Secondary treatment

We add microorganisms (activated sludge) to the wastewater. The microorganisms break down nutrients like nitrogen and phosphorous, and small organic solids.

Learn more about Removing nutrients in wastewater (192KB).

Next, we separate the activated sludge from the treated wastewater. The treated wastewater flows to tertiary treatment. The activated sludge is turned into biosolids.

Secondary treatment uses bacteria to break down nutrients.

Tertiary treatment removes very small particles.

Tertiary treatment

We filter the water and disinfect it with chlorine or ultraviolet light (UV). This kills any remaining microorganisms.

Advanced treatment

At some sites, we use advanced processes to further treat the water.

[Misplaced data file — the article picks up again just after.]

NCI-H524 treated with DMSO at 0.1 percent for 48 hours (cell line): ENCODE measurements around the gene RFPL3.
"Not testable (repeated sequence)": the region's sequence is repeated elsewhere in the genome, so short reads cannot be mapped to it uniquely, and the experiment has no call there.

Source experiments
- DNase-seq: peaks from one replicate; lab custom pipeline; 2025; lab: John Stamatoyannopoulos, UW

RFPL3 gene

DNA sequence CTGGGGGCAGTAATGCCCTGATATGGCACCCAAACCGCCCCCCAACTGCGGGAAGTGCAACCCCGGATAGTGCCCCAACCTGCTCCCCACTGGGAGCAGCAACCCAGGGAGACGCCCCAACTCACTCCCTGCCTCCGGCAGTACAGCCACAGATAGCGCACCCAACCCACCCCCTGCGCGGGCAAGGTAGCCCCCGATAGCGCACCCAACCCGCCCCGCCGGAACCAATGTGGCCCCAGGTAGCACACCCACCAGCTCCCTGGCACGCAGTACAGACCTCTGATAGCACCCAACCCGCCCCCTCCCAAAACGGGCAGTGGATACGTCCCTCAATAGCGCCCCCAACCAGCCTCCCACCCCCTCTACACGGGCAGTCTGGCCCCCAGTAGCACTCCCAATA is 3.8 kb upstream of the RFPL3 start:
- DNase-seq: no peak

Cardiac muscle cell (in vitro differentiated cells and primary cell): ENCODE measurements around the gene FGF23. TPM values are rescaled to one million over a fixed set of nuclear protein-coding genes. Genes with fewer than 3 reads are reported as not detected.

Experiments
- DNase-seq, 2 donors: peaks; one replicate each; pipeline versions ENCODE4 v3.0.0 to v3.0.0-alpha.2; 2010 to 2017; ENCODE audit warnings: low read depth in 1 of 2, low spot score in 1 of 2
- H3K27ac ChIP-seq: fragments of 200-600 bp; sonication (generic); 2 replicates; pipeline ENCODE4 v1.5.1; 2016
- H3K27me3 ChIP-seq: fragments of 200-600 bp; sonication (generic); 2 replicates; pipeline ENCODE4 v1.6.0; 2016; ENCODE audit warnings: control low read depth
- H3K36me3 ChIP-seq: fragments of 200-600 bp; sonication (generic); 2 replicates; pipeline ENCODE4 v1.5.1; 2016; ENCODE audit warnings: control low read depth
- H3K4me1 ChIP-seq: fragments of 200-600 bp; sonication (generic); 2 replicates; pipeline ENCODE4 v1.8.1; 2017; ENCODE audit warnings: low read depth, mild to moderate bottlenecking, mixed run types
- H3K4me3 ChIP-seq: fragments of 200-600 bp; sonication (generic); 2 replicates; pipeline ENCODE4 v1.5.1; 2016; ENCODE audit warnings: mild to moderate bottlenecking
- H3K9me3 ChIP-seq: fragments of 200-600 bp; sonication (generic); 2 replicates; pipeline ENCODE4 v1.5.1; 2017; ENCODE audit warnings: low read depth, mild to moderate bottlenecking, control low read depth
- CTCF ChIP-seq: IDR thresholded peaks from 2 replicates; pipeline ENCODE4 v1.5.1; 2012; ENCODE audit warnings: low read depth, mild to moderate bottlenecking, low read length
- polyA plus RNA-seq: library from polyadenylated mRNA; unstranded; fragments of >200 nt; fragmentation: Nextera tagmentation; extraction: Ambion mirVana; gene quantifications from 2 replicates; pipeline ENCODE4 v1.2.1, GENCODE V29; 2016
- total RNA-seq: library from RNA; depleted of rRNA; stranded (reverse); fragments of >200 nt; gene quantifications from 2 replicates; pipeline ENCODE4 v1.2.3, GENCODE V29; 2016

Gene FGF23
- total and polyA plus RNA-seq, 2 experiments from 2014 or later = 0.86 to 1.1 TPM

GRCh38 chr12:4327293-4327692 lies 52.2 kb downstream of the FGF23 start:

We use membrane technology like microfiltration, ultrafiltration or reverse osmosisThis removes trace nutrients and dissolved salts in the water.

How are polymers used in water treatment?

Investigate how!


What happens to treated water and solids?

Treated water

We treat wastewater so clean water can be safely returned to the environment or reused.

We're always finding new ways to recycle water. The treated wastewater (recycled water) can be used:

  • in homes and businesses to water gardens and flush toilets
  • in industry
  • to fight fires
  • to irrigate parks, farms and sports fields
  • to maintain river flow.

Find out more about water recycling and How we purify our recycled water.

Some treated wastewater is returned to creeks, rivers and oceans around Sydney. These important ecosystems are each unique environments.

Environmental protection licences tell us: